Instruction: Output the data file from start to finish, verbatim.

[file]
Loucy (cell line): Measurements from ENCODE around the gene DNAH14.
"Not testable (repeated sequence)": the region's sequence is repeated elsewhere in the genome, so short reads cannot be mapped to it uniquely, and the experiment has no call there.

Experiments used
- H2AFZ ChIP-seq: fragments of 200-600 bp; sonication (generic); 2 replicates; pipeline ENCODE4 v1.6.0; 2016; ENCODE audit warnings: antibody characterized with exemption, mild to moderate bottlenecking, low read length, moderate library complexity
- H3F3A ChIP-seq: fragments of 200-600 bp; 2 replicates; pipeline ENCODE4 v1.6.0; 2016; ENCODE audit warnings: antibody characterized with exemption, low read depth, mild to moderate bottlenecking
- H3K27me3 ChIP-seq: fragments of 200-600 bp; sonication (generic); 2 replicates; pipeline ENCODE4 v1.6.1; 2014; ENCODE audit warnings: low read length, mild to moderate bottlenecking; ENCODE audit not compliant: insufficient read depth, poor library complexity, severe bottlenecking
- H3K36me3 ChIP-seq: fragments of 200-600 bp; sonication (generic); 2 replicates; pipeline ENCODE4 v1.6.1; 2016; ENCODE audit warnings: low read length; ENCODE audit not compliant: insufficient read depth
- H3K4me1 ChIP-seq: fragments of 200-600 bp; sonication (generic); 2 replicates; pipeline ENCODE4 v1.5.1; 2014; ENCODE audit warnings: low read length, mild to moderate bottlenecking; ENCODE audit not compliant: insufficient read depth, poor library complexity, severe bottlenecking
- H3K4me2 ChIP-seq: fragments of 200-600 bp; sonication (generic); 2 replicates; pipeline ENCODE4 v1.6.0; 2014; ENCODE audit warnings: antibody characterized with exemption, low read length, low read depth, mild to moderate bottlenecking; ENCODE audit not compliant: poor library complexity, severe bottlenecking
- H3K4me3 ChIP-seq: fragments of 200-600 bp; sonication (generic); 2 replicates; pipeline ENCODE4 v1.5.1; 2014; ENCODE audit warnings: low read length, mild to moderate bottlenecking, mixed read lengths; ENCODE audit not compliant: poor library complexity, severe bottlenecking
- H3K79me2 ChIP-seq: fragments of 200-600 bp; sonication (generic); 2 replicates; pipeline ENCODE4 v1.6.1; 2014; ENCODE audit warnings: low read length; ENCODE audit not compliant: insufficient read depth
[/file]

Loucy (cell line): Measurements from ENCODE around the gene DNAH14.
"Not testable (repeated sequence)": the region's sequence is repeated elsewhere in the genome, so short reads cannot be mapped to it uniquely, and the experiment has no call there.

Experiments used
- H2AFZ ChIP-seq: fragments of 200-600 bp; sonication (generic); 2 replicates; pipeline ENCODE4 v1.6.0; 2016; ENCODE audit warnings: antibody characterized with exemption, mild to moderate bottlenecking, low read length, moderate library complexity
- H3F3A ChIP-seq: fragments of 200-600 bp; 2 replicates; pipeline ENCODE4 v1.6.0; 2016; ENCODE audit warnings: antibody characterized with exemption, low read depth, mild to moderate bottlenecking
- H3K27me3 ChIP-seq: fragments of 200-600 bp; sonication (generic); 2 replicates; pipeline ENCODE4 v1.6.1; 2014; ENCODE audit warnings: low read length, mild to moderate bottlenecking; ENCODE audit not compliant: insufficient read depth, poor library complexity, severe bottlenecking
- H3K36me3 ChIP-seq: fragments of 200-600 bp; sonication (generic); 2 replicates; pipeline ENCODE4 v1.6.1; 2016; ENCODE audit warnings: low read length; ENCODE audit not compliant: insufficient read depth
- H3K4me1 ChIP-seq: fragments of 200-600 bp; sonication (generic); 2 replicates; pipeline ENCODE4 v1.5.1; 2014; ENCODE audit warnings: low read length, mild to moderate bottlenecking; ENCODE audit not compliant: insufficient read depth, poor library complexity, severe bottlenecking
- H3K4me2 ChIP-seq: fragments of 200-600 bp; sonication (generic); 2 replicates; pipeline ENCODE4 v1.6.0; 2014; ENCODE audit warnings: antibody characterized with exemption, low read length, low read depth, mild to moderate bottlenecking; ENCODE audit not compliant: poor library complexity, severe bottlenecking
- H3K4me3 ChIP-seq: fragments of 200-600 bp; sonication (generic); 2 replicates; pipeline ENCODE4 v1.5.1; 2014; ENCODE audit warnings: low read length, mild to moderate bottlenecking, mixed read lengths; ENCODE audit not compliant: poor library complexity, severe bottlenecking
- H3K79me2 ChIP-seq: fragments of 200-600 bp; sonication (generic); 2 replicates; pipeline ENCODE4 v1.6.1; 2014; ENCODE audit warnings: low read length; ENCODE audit not compliant: insufficient read depth